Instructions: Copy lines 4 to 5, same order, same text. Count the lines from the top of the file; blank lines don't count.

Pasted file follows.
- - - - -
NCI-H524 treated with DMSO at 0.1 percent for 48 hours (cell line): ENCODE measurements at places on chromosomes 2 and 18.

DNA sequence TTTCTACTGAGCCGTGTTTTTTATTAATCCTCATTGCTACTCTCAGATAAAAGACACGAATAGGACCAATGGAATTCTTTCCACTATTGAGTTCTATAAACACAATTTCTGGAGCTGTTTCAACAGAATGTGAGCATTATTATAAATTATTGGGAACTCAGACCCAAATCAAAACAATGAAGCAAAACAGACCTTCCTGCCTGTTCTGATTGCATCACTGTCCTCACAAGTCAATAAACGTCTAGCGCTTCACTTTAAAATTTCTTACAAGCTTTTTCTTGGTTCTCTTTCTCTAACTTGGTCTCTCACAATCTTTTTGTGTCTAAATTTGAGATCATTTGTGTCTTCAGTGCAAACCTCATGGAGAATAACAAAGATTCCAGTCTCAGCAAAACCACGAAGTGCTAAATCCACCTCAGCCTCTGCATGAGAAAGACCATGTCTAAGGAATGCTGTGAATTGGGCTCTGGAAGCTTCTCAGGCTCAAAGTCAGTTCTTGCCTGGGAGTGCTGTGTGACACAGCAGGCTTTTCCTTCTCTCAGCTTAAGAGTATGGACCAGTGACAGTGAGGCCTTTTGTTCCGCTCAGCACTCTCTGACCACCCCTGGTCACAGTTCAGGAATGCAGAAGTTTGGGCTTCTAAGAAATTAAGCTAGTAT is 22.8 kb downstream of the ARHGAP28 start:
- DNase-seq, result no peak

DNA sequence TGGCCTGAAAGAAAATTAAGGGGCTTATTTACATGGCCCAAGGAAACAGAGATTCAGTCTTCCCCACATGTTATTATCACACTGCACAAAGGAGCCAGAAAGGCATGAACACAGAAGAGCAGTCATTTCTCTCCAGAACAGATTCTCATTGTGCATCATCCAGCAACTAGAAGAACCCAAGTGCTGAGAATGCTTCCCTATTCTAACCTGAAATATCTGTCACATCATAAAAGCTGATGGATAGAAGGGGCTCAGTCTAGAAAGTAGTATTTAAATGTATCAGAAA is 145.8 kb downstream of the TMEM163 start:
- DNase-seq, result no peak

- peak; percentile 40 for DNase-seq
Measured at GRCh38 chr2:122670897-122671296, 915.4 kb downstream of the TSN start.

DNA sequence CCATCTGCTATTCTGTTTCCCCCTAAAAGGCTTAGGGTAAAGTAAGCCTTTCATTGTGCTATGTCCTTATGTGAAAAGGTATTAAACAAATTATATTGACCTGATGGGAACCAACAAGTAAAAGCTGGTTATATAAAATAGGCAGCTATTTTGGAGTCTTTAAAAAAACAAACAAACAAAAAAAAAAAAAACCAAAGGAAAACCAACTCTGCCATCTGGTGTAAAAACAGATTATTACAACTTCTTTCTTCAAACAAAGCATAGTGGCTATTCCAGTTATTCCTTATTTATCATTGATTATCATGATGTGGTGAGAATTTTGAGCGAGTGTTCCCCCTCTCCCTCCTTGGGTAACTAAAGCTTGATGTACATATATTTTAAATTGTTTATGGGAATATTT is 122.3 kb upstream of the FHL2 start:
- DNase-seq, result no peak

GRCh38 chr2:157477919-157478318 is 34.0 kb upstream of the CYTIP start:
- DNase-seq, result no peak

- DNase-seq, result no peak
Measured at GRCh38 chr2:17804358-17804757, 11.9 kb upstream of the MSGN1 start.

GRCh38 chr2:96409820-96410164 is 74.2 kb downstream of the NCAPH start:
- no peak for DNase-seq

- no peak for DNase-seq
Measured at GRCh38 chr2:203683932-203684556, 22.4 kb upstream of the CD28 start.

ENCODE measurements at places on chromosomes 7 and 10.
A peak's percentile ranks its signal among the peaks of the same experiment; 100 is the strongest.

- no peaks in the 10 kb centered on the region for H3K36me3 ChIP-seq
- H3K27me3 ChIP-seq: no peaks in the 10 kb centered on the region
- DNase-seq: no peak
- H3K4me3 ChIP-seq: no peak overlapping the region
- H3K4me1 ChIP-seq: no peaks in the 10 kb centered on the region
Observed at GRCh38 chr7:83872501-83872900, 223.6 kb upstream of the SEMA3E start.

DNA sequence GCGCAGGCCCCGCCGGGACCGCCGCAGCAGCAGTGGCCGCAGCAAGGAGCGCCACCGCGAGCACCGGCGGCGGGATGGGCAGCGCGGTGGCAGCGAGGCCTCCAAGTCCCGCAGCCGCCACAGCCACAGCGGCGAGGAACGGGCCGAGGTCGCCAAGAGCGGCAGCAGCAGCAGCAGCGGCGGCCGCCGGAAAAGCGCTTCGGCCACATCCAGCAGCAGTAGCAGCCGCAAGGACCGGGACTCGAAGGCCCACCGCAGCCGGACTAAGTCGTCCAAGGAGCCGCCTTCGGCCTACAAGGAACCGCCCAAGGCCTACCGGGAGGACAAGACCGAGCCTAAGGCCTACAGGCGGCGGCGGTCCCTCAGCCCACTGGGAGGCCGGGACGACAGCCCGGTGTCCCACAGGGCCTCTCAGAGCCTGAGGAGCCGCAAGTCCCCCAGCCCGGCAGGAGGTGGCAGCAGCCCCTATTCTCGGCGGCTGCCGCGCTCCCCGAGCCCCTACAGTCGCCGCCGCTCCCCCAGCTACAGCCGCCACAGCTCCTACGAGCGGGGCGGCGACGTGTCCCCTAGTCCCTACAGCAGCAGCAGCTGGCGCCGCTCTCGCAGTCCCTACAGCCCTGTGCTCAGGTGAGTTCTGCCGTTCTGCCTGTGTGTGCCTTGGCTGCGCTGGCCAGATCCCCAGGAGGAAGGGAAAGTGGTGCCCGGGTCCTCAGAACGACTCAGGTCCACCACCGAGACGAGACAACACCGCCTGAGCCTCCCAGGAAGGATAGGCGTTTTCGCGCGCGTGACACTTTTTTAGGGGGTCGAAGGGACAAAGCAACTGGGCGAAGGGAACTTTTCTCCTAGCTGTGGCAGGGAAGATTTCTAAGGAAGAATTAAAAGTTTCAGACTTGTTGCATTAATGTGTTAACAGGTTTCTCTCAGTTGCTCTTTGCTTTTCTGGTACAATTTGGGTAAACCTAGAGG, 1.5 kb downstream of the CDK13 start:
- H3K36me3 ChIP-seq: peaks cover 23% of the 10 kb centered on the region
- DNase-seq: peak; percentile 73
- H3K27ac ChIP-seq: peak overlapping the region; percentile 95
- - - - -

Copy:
DNA sequence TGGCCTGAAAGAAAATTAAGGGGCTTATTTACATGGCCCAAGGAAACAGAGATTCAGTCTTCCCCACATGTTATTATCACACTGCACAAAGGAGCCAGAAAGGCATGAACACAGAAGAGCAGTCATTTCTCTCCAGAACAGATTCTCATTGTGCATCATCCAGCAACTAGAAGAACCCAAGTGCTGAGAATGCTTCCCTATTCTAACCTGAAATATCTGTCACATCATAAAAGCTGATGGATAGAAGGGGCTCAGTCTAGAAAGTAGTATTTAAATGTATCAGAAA is 145.8 kb downstream of the TMEM163 start:
- DNase-seq, result no peak